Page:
Why Does My Dog…?
- by Rufus and Coco
Do you ever find yourself wondering why your dog behaves the way they do? As a pet owner, understanding your dog’s behaviour ensures that you have a happy and harmonious relationship. This article looks at some of the most common yet quirky dog habits and explores how breed, communication, and environment influence your dog’s actions.
5 Quirky Dog Habits Explained
Sleeping with Eyes Open
This is known as a lighter sleep phase. A dog can keep their eyes partially open yet still be in a state of slumber just to keep an eye on their surroundings. It is less common with dogs who are reassured that their living environment is comfortable and free of threats and that their family members (or pack) only mean well and wouldn’t hurt them when they’re most vulnerable.
When your dog does get fully comfortable and at ease and enters a deeper state of sleep, you might notice them twitching. Like humans, dogs have sleep cycles where they enter REM and dream. For the time being, no one knows what our canine friends dream about, but it’s pretty clear that it’s things that they probably did before, like chasing a ball, barking at someone they don’t like, or eating a treat they enjoy very much.
Tilting Their Heads
Nothing’s more adorable than a dog tilting their head. They look like they’re making an effort to understand what their human companions are about, and that’s exactly what this quirk means.
When your dog tilts their head, they show interest in what you are doing or try to understand what’s on your mind. By doing this, your dog engages with you indirectly, so talk to your pet to improve communication between you.
Pawing at Their Water Bowl
If your dog always wants to test the water in their bowl before enjoying a refreshing drink, that’s because they’re trying to tell how deep it is. Like other animals, dogs enjoy fresh water more than stale water, so they will be a little more reassured when drinking from a larger body instead of a small puddle.
We recommend investing in a pet water fountain to ensure that your dog is staying hydrated and drinking enough. It always keeps the water fresh and can convince even the most reluctant dogs to have a drink occasionally.
Sniffing Each Other’s Rear Ends
A dog’s sense of smell is incredibly powerful, especially when compared to a person's. Dogs use their noses to explore the world around them, including other dogs. While this behaviour might seem quirky, sniffing each others’ butts is an important way of telling friends from foes or the gender (and reproductive status) of other animals.
And because it is so common, sniffing each other’s rear ends is almost like a shake of hands for our canine friends. It’s a form of communication that, although difficult to understand for us, is essential for our canine companions.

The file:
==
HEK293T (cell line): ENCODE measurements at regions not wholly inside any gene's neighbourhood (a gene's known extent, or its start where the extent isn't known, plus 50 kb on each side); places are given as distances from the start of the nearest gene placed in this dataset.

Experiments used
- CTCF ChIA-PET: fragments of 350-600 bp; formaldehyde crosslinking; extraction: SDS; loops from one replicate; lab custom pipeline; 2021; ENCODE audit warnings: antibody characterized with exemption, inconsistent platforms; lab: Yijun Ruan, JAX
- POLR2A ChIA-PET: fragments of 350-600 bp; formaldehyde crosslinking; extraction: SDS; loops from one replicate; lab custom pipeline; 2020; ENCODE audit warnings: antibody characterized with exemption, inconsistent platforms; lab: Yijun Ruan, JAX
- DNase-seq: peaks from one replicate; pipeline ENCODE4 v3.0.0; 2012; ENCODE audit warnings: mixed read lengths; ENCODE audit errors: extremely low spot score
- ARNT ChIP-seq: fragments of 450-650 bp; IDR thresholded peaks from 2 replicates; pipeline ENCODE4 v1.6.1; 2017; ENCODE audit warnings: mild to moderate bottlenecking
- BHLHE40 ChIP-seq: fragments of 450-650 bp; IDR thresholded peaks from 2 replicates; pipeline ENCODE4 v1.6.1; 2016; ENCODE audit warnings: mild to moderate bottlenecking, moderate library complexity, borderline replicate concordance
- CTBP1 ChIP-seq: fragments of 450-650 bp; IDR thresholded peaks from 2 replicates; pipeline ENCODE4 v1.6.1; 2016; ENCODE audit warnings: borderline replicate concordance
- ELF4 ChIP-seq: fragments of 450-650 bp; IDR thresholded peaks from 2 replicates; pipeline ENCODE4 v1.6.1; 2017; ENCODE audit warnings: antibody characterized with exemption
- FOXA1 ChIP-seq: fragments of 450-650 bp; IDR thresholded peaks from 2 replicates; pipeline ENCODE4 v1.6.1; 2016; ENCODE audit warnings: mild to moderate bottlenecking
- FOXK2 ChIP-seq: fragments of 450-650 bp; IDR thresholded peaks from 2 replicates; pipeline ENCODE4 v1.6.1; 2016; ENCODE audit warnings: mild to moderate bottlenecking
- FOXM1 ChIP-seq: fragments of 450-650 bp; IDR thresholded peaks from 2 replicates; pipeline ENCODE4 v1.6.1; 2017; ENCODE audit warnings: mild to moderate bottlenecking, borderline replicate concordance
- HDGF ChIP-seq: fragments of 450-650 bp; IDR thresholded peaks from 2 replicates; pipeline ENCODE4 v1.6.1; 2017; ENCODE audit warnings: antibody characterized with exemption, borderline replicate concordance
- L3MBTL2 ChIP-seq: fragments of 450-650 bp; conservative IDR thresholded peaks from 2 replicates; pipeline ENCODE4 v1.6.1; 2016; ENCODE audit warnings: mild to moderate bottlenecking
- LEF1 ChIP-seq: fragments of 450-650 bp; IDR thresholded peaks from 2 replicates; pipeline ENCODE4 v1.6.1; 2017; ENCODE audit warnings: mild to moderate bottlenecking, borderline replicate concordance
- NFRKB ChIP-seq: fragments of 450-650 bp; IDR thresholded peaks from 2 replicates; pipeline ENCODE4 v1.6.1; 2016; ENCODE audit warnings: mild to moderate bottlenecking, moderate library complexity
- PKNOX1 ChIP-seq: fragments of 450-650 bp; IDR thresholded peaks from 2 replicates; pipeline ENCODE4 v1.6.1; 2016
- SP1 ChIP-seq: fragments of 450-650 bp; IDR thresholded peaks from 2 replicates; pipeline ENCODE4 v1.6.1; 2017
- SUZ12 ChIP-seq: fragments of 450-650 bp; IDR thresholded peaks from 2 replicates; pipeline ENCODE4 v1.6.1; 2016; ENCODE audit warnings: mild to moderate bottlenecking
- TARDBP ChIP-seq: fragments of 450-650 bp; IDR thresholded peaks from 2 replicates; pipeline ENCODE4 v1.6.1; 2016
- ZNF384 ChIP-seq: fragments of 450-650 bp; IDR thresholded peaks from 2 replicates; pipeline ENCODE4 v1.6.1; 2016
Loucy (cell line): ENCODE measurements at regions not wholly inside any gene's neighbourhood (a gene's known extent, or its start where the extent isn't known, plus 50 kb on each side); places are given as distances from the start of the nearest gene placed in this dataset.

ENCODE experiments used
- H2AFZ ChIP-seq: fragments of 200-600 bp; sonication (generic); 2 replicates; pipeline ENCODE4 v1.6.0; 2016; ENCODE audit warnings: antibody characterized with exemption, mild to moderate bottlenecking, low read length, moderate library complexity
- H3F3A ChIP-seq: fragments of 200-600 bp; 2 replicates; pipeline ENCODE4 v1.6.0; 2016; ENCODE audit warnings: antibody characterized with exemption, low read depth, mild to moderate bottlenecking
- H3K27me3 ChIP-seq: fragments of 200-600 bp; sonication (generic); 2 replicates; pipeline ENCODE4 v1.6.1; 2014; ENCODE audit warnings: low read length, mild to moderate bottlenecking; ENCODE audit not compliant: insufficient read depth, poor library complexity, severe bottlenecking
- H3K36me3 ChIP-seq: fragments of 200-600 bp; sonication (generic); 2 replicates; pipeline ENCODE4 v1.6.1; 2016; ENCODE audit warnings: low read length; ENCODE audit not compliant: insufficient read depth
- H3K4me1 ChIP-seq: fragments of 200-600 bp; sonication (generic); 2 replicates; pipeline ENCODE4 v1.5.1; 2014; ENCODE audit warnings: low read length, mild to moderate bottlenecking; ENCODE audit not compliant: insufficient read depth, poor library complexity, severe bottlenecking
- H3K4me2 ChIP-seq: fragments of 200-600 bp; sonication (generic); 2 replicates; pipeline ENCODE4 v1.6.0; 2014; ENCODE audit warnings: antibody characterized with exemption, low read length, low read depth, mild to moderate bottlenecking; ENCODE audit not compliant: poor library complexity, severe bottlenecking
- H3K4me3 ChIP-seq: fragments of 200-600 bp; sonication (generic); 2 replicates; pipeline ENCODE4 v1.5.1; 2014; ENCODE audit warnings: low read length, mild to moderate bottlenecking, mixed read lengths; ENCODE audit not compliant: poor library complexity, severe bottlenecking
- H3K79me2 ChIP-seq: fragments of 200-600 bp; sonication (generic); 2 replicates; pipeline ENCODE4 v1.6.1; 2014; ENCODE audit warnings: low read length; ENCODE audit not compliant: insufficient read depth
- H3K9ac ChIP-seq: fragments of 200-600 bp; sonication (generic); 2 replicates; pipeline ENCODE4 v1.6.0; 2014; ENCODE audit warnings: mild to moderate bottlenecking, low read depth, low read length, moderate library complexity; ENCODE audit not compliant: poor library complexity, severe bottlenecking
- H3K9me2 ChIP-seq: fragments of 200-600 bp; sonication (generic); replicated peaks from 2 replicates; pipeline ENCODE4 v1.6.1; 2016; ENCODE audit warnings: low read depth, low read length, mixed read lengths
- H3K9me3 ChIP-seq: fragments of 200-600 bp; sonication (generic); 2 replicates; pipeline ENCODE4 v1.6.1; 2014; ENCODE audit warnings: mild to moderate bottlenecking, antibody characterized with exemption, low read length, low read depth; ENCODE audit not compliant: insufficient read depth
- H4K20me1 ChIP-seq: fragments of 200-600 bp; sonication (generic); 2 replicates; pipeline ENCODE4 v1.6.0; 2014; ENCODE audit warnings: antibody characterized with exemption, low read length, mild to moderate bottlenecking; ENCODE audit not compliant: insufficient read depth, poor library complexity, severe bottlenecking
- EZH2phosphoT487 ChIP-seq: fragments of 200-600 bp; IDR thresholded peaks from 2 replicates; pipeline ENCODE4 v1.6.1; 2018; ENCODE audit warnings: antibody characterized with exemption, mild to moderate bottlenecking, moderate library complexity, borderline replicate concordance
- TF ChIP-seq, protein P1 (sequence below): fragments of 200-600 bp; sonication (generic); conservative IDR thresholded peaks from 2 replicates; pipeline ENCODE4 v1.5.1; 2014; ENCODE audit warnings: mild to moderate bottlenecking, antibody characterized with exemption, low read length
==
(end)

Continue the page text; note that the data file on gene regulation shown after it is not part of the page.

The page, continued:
Following You to the Bathroom
Dogs use their pack mentality at all times. If you’ve taken the time to train your pet when they were very young and you asserted yourself as the leader of the pack, it makes sense for your dog to feel the need to know your whereabouts or understand where you’re going practically all the time.
You might not like it, but your dog is loyal to you and wants to follow you around, even in the most private moments. It also depends on your dog’s breed – for example, with an Australian Shepherd, you can expect the dog to herd you around the house to ensure you’re in the right (and safe) spot.
Other Dog Behaviours and Their Explanations
Besides the ones we have already mentioned, other behaviours might leave you feeling puzzled. For example, tail chasing is a silly game, but most dogs do it out of boredom or to seek out your attention. In time, if they get frustrated, they might even begin to bite it, which can lead to lesions that need to be treated at the veterinary clinic. Keep your dog engaged with interactive or soothing accessories like our Tuff Fluff Snuggle Toy.
Barking at nothing is another behaviour that seems to be mysterious, but you do have to remind yourself that your dog’s senses are superior compared to your own, so they might hear, scent, or feel certain people, animals, or events that you can’t perceive.
Digging holes is another quirk that may have some pet owners worried. However, it can be traced back to when dogs lived in the wild, so they had to hide prey in the ground to ensure they had it for later. Other dogs just dig a hole to rest in and cosy up in it as if it’s their natural habitat – and it is, to some extent, since resting in a hole in the ground is warmer and safer in certain seasons.
Finally, eating grass is a habit that most dogs rely on when they have an upset stomach. As you probably know, grass is rich in fibre, allowing them to process food easier and get rid of whatever has caused their indigestion quicker.
Understanding your dog’s body language ensures that you are able to communicate effectively. Although some of these behaviours might seem strange and others are off-putting to humans (such as eating poop), they’re an integral part of being a dog owner.
Since it’s not true that old dogs can’t learn new tricks, make a point out of training your pet on a regular basis. Use training aids like dog harnesses, rely on clicker training, and use plenty of treats and rewards.